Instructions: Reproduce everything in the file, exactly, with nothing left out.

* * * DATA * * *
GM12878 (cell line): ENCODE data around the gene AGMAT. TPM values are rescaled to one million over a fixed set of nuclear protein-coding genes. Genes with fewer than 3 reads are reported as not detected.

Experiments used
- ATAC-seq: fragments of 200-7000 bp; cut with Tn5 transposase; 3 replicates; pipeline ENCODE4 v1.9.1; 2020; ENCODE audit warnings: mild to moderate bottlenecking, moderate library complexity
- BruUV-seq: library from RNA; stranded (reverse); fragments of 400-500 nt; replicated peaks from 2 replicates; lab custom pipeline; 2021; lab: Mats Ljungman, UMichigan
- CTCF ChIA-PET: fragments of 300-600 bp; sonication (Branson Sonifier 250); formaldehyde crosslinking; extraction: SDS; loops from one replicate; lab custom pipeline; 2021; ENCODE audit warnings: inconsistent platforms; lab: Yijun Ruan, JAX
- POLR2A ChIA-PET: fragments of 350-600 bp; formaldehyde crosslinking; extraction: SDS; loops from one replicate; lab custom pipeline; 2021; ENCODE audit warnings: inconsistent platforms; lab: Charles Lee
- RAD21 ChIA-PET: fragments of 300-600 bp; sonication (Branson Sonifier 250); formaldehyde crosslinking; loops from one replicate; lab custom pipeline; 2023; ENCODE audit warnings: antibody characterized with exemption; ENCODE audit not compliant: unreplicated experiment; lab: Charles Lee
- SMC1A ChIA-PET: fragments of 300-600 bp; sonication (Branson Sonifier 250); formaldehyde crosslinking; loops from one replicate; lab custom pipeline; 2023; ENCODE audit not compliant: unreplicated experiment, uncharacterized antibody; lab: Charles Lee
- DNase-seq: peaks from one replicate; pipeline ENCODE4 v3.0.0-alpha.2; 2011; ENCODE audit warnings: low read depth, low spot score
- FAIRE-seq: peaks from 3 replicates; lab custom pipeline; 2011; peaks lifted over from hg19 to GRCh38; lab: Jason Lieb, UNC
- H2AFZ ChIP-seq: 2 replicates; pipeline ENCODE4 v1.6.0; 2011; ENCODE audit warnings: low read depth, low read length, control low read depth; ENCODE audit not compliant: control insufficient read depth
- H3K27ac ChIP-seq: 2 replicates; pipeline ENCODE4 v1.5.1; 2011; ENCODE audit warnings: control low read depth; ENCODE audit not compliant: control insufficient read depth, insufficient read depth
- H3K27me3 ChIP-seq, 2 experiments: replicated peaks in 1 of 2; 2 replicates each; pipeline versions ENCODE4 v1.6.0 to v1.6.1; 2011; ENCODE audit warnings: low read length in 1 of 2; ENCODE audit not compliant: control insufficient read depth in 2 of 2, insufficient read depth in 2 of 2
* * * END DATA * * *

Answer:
GM12878 (cell line): ENCODE data around the gene AGMAT. TPM values are rescaled to one million over a fixed set of nuclear protein-coding genes. Genes with fewer than 3 reads are reported as not detected.

Experiments used
- ATAC-seq: fragments of 200-7000 bp; cut with Tn5 transposase; 3 replicates; pipeline ENCODE4 v1.9.1; 2020; ENCODE audit warnings: mild to moderate bottlenecking, moderate library complexity
- BruUV-seq: library from RNA; stranded (reverse); fragments of 400-500 nt; replicated peaks from 2 replicates; lab custom pipeline; 2021; lab: Mats Ljungman, UMichigan
- CTCF ChIA-PET: fragments of 300-600 bp; sonication (Branson Sonifier 250); formaldehyde crosslinking; extraction: SDS; loops from one replicate; lab custom pipeline; 2021; ENCODE audit warnings: inconsistent platforms; lab: Yijun Ruan, JAX
- POLR2A ChIA-PET: fragments of 350-600 bp; formaldehyde crosslinking; extraction: SDS; loops from one replicate; lab custom pipeline; 2021; ENCODE audit warnings: inconsistent platforms; lab: Charles Lee
- RAD21 ChIA-PET: fragments of 300-600 bp; sonication (Branson Sonifier 250); formaldehyde crosslinking; loops from one replicate; lab custom pipeline; 2023; ENCODE audit warnings: antibody characterized with exemption; ENCODE audit not compliant: unreplicated experiment; lab: Charles Lee
- SMC1A ChIA-PET: fragments of 300-600 bp; sonication (Branson Sonifier 250); formaldehyde crosslinking; loops from one replicate; lab custom pipeline; 2023; ENCODE audit not compliant: unreplicated experiment, uncharacterized antibody; lab: Charles Lee
- DNase-seq: peaks from one replicate; pipeline ENCODE4 v3.0.0-alpha.2; 2011; ENCODE audit warnings: low read depth, low spot score
- FAIRE-seq: peaks from 3 replicates; lab custom pipeline; 2011; peaks lifted over from hg19 to GRCh38; lab: Jason Lieb, UNC
- H2AFZ ChIP-seq: 2 replicates; pipeline ENCODE4 v1.6.0; 2011; ENCODE audit warnings: low read depth, low read length, control low read depth; ENCODE audit not compliant: control insufficient read depth
- H3K27ac ChIP-seq: 2 replicates; pipeline ENCODE4 v1.5.1; 2011; ENCODE audit warnings: control low read depth; ENCODE audit not compliant: control insufficient read depth, insufficient read depth
- H3K27me3 ChIP-seq, 2 experiments: replicated peaks in 1 of 2; 2 replicates each; pipeline versions ENCODE4 v1.6.0 to v1.6.1; 2011; ENCODE audit warnings: low read length in 1 of 2; ENCODE audit not compliant: control insufficient read depth in 2 of 2, insufficient read depth in 2 of 2